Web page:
Newton's famous Inverse Square Law says that in $n=3$ dimension of space, force is inversely proportional to the square of the distance between a source and a target.

I understand that for higher dimensions, this can be generalized as thus:


Where $n$ is the dimension of the space.

Why is this so? Is there a rigorous derivation of this from a deep fundamental theory? Or is there a heuristic argument why this is so?


1 Answer 1


You can get this more "intuitively" (idiosyncratically): the flux of this force in closed surface is equal to the quantity of source inside (is a Gauss's Law). This source could be a mass or a charge. The physical picture is: the pressure applied in a closed surface by the field-force is proportional to the quantity of source inside.

You can get the force-field produced by a point source with suitable choices of surface (a sphere concentric with the source). Then for any dimension you can see that your field obey the $\frac{1}{r^{d-1}}$ because the area of this surface ($d$-sphere, $S_2$) grow with $r^{d-1}$ (for $d>2$).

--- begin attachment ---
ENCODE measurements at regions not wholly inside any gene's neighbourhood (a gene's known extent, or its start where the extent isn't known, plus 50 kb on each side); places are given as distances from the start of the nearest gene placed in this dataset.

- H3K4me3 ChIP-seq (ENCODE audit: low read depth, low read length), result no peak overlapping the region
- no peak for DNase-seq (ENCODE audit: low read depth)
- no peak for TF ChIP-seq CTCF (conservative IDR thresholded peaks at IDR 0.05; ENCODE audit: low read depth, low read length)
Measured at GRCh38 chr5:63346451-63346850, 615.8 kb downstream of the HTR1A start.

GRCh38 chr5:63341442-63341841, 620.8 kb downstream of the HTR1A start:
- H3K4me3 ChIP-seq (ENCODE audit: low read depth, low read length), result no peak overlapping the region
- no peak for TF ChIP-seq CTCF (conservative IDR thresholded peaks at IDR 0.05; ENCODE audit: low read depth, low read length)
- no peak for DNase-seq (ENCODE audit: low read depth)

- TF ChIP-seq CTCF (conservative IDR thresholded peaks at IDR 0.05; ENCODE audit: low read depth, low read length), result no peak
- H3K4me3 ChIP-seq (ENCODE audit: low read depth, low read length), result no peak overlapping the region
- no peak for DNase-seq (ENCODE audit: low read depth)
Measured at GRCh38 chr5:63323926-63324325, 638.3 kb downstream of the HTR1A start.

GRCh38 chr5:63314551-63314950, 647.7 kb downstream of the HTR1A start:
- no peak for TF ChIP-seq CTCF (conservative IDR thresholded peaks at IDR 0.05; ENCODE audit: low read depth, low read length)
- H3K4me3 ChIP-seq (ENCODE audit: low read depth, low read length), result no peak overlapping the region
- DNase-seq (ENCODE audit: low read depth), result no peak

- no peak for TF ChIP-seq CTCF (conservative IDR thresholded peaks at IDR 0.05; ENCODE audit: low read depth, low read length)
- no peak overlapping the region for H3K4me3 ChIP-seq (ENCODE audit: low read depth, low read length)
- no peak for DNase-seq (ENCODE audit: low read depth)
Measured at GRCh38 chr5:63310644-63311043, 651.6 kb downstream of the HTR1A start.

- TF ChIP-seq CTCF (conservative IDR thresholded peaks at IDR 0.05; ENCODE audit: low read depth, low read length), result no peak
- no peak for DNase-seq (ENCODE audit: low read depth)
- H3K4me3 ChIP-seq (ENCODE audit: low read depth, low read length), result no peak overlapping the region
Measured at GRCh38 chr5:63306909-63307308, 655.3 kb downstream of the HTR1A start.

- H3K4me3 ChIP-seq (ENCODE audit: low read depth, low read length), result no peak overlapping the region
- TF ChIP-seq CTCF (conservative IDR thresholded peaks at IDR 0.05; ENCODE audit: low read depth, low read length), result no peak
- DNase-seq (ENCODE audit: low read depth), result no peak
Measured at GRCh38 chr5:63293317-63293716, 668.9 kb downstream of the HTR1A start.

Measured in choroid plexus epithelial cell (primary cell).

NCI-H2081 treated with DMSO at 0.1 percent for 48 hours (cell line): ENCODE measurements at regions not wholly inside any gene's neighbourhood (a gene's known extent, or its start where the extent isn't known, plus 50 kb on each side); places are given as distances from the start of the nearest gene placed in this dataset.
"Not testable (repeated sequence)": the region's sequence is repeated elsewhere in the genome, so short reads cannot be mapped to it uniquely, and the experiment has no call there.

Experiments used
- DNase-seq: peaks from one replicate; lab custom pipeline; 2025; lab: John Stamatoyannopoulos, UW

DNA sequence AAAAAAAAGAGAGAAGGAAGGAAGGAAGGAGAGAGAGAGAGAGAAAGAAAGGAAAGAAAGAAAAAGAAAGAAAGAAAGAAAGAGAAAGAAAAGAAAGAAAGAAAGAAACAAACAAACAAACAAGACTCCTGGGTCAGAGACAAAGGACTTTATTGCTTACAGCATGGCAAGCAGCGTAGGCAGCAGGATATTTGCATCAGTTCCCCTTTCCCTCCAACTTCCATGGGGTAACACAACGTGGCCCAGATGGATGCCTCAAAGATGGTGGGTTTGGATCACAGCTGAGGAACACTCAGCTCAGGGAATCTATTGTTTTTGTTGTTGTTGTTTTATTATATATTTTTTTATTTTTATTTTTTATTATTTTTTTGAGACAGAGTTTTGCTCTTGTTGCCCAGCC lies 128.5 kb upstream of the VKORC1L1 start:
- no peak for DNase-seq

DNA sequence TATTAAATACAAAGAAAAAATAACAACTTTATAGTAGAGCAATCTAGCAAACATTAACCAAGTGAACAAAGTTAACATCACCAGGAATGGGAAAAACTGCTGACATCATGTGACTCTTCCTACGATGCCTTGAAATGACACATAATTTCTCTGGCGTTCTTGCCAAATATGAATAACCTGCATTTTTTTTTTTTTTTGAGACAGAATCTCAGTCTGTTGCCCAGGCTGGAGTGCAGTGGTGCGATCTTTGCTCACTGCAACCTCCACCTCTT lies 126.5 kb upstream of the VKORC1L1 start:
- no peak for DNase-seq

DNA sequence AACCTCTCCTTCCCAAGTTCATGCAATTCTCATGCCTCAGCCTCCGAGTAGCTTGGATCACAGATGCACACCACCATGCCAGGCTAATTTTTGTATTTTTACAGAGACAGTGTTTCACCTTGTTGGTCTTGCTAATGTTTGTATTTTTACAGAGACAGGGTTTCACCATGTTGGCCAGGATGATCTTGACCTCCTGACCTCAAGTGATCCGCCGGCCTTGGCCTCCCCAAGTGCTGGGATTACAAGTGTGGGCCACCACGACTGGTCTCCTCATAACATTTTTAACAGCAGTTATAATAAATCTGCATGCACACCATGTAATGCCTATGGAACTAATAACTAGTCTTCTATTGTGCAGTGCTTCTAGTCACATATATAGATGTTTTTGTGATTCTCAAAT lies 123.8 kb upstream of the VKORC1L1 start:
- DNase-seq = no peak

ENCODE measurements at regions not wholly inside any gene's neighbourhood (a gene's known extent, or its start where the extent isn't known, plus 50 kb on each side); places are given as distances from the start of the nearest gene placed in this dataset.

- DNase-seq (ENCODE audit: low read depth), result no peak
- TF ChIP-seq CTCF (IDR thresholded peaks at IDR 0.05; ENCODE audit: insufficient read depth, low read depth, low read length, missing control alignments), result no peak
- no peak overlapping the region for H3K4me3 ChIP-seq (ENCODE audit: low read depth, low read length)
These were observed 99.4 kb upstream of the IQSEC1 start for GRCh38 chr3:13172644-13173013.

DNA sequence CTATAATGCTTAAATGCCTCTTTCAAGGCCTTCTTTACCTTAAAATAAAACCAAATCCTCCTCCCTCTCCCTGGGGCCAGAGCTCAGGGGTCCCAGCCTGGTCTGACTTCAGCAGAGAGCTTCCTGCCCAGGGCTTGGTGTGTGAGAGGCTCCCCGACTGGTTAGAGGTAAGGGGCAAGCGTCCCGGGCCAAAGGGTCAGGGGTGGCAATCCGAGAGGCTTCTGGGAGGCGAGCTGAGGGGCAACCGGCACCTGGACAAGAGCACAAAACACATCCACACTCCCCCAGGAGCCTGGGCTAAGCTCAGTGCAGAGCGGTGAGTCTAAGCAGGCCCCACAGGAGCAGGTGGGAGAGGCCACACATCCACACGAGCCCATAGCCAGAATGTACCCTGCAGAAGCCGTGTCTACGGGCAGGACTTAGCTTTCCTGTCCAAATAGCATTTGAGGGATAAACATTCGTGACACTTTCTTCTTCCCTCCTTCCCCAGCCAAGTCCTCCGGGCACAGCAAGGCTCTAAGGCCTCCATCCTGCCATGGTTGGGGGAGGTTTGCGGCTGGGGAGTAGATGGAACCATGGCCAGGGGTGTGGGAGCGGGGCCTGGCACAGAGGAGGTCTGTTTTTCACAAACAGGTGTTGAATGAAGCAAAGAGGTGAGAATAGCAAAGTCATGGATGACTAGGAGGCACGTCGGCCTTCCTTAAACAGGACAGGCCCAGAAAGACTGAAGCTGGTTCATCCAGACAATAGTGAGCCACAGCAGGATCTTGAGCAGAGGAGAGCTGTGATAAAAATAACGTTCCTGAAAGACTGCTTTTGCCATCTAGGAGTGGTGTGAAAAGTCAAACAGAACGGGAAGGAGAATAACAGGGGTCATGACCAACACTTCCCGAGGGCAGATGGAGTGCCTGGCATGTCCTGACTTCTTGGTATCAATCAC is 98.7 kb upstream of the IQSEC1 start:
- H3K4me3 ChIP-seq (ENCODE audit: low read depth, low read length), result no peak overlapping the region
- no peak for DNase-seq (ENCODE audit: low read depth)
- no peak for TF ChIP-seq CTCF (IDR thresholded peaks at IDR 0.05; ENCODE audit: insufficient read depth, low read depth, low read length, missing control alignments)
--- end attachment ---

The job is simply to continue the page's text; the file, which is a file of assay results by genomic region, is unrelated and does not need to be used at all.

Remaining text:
Yes, exist a more "rigorous" (Standard) derivation. Actually we need to check first that this law imply a potential that obey the Laplace's equation: $\nabla^2 V(x)=0$. Any point source of this force will produce a potential that is a Green's function of $\nabla^2$ for suitable boundary condition ($V=0$ at $\infty$).

For three dimensions, the Green's function is $\frac{1}{r}$, this imply $\frac{1}{r^2}$ for the force. For $d>2$, the Green's function is $\frac{1}{r^{d-2}}$ and imply a force that is $\frac{1}{r^{d-1}}$. For $d=2$ is a logarithm and for $d=1$ is linear with $r$.


Your Answer

By clicking “Post Your Answer”, you agree to our terms of service and acknowledge you have read our privacy policy.

Not the answer you're looking for? Browse other questions tagged or ask your own question.